As the pandemic spread earlier this year, many governments were keenly aware that their legacy systems alone would be unable to accommodate surging applications for unemployment and other forms of community relief.
Many government agencies in the United States are facing significant budget shortfalls due to declining revenues and unanticipated spend — and these challenges will extend well past the pandemic. New analysis from the National League of Cities anticipates that cities will experience a 13 percent decline in general fund revenues in the wake of COVID-19.
CARES Act funding made available to state and local governments offers a once in a lifetime opportunity for agencies to accelerate their digital transformation efforts by investing in technologies that support, inform, and protect a public still battling the pandemic. As of June 30, state and local governments had only deployed about 25 percent of funds available through the Coronavirus Relief Fund despite a looming December 2020 deadline.
Further supporting the case for this type of information, a recent Granicus survey showed that citizens and governments are ready for this shift — particularly in the areas of process modernization, new digital services to aid revenue recovery, and improved communications to drive awareness.
As the pandemic spread earlier this year, many governments were keenly aware that their legacy systems alone would be unable to accommodate surging applications for unemployment and other forms of community relief. In response, states like Oklahoma revamped their outdated unemployment portal to offer a unified, digital experience for applicants in less than 24 hours. With the deployment of the new Pandemic Unemployment Digital Application that enables customers to apply for and track their unemployment benefits online, the state has been able to process 30,000 claims per week and deliver more than $2 billion in unemployment checks — all without adding additional customer service representatives.
Realizing the impact of a digital service delivery system that can scale quickly, Oklahoma has since expanded its efforts to deliver 48 additional services digitally including driver’s license renewals, prescription pad orders, real estate licenses, ABC licenses, and more.
As governments are on the cusp of massive budget cuts in the wake of COVID-19, many are looking for creative ways to generate new sources of revenue to offset the loss in resources. As short-term rental (STR) usage is on the rise, local governments around the country are investing CARES funding in software that can automate compliance of STRs — bringing in millions in incremental revenue.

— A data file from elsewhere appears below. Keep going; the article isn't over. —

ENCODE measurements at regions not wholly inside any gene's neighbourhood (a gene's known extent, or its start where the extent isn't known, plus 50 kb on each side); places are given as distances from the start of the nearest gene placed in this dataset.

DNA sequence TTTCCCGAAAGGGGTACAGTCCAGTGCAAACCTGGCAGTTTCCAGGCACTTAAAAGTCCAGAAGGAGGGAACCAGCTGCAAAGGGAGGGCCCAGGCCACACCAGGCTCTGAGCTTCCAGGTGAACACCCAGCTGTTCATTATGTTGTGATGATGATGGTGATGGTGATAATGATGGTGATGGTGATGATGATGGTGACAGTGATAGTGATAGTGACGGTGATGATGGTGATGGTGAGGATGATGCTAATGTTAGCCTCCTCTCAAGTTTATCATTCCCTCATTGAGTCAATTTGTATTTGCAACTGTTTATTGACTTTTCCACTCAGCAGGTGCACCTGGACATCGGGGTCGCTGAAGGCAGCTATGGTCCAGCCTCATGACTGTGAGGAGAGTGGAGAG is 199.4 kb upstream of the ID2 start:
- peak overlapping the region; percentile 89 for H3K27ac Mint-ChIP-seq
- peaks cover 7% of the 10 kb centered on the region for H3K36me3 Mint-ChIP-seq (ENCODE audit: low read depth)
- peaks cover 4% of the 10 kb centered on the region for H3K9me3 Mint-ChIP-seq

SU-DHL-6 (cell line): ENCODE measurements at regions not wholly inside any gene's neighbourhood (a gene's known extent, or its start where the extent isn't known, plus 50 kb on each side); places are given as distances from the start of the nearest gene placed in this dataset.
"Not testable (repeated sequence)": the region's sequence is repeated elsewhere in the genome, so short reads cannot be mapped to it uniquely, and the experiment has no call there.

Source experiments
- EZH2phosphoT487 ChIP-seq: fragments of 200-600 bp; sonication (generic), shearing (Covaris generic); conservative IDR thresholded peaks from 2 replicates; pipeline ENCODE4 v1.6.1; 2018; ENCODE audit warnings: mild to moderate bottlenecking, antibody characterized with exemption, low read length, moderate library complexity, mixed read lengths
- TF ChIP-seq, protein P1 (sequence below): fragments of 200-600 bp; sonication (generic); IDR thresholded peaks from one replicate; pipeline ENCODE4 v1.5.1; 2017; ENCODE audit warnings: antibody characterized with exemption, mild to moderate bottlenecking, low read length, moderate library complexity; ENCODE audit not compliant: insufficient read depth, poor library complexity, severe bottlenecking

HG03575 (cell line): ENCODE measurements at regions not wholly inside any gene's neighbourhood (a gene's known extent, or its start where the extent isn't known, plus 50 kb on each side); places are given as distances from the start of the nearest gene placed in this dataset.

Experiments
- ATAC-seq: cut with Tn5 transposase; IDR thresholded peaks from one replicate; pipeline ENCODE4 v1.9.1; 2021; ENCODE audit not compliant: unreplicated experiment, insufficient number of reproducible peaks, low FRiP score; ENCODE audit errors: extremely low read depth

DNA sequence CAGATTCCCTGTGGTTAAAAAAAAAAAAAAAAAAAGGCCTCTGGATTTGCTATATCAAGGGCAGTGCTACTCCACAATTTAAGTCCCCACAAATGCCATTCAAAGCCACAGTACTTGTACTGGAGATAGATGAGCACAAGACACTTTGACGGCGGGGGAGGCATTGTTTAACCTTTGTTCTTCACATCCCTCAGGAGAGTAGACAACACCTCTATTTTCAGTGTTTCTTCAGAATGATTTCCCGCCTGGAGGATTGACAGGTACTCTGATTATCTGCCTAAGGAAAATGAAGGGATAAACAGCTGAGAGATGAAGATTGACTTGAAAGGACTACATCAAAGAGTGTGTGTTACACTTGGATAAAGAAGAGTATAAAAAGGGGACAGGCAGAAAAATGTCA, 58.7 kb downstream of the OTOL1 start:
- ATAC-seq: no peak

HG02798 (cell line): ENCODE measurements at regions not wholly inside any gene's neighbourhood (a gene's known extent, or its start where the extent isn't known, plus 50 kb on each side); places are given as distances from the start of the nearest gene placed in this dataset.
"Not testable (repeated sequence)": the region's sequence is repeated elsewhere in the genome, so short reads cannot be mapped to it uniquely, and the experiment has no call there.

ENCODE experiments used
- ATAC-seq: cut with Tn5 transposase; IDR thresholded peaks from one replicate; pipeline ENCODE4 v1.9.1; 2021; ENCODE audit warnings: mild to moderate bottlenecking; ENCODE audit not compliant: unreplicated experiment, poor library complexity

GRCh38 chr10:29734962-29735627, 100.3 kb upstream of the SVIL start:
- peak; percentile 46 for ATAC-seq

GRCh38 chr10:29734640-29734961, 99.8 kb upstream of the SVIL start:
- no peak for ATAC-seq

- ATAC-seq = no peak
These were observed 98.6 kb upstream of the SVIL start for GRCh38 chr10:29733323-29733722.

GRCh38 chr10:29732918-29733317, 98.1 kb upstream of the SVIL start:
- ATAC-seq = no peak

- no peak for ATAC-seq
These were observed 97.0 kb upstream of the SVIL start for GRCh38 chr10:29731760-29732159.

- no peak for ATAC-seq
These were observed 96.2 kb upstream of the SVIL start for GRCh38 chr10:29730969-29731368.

Cities like Nashville, a hot spot for short-term vacation rentals, struggle to accurately count and collect taxes from thousands of rentals. After implementing compliance management software for 4,500 STRs, the city was able to achieve 90 percent compliance and collect $2.8 million more in tax revenue in the first year of using software.
The pandemic made many governments keenly aware of the limited reach and effectiveness of their communications efforts. The inability to connect quickly with residents on COVID-19 developments impacted many communities’ ability to reduce the spread of the virus and keep people safe. Once CARES Act funds became available, governments leapt at the opportunity to quickly build and grow their audiences and better reach underserved populations.
The communications team in Prince William County, Va., worked with its finance department and Office of Emergency Management to make the case for a new multichannel communications platform to deliver critical information around service access, public health and testing sites, and even real estate taxes through email, text, and social media messages. Four weeks in, Prince William County began sending communications to 213,000 residents via email and SMS and experienced significant growth in new subscriptions.
While several cities, counties and states have already begun to modernize using CARES funding, it’s not too late to maximize the impact of this funding and offset looming budget deficits and shortfalls facing states and localities across the country. Government leaders around the U.S. should use the coming days to pinpoint opportunities to procure and implement new technologies now that power citizen services and engagement for years to come.
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